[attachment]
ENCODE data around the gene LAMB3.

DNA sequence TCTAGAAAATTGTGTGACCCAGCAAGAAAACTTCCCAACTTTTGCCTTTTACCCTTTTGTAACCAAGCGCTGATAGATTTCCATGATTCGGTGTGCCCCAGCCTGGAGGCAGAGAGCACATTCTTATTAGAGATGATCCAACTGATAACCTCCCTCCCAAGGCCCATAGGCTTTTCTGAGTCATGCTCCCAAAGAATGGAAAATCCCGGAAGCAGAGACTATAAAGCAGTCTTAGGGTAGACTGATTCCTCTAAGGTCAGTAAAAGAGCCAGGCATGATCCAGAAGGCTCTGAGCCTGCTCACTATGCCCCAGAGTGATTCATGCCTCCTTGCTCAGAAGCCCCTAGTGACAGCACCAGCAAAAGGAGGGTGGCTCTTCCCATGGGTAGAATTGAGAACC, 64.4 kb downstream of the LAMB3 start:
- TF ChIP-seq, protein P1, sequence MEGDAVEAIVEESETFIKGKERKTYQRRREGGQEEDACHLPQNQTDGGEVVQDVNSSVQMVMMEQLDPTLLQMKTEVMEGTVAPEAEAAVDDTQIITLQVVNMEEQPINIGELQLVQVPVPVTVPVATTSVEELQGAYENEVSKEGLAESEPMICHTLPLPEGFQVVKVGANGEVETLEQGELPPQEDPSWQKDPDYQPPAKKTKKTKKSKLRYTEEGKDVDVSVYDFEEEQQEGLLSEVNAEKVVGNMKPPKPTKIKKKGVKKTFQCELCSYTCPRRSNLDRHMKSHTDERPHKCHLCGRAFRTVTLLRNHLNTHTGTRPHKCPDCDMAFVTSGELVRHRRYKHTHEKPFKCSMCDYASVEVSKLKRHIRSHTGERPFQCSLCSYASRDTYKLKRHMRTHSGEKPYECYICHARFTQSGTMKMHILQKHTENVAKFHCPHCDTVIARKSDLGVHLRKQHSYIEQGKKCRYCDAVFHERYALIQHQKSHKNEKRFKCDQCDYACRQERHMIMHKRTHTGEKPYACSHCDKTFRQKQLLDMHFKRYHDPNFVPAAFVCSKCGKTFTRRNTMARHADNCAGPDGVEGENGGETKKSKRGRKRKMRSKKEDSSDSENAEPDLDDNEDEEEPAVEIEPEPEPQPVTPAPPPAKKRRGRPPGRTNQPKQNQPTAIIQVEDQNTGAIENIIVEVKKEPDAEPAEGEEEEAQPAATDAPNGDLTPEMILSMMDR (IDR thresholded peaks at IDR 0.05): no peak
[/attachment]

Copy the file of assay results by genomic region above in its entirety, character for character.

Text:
ENCODE data around the gene LAMB3.

DNA sequence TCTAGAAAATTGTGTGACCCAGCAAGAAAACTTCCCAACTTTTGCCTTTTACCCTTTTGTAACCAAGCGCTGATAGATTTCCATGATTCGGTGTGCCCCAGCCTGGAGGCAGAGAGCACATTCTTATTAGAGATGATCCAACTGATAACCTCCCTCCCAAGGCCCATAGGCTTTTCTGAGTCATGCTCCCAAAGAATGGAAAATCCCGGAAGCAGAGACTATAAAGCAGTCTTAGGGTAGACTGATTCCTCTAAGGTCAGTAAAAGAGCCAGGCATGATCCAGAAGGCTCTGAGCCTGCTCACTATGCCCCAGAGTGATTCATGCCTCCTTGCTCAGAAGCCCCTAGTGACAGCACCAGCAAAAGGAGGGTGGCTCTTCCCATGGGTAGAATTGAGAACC, 64.4 kb downstream of the LAMB3 start:
- TF ChIP-seq, protein P1, sequence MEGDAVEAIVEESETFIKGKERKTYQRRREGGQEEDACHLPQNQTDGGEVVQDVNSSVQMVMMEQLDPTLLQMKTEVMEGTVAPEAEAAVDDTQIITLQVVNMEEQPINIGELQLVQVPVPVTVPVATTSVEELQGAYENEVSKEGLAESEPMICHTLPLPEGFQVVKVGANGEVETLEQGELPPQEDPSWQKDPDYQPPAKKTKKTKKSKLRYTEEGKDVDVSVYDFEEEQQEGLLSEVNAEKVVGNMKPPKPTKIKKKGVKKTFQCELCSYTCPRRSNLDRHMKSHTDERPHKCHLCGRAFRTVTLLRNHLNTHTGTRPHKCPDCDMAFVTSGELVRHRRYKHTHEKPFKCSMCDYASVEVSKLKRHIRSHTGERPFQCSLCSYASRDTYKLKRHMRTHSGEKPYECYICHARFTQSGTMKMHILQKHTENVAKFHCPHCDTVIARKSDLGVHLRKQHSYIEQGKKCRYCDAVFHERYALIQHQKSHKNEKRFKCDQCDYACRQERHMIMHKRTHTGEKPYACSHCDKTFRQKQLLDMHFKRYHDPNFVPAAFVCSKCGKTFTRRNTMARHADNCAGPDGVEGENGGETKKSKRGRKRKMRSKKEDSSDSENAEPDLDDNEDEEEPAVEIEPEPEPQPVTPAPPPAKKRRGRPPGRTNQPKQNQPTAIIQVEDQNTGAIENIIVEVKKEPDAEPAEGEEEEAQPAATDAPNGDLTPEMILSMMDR (IDR thresholded peaks at IDR 0.05): no peak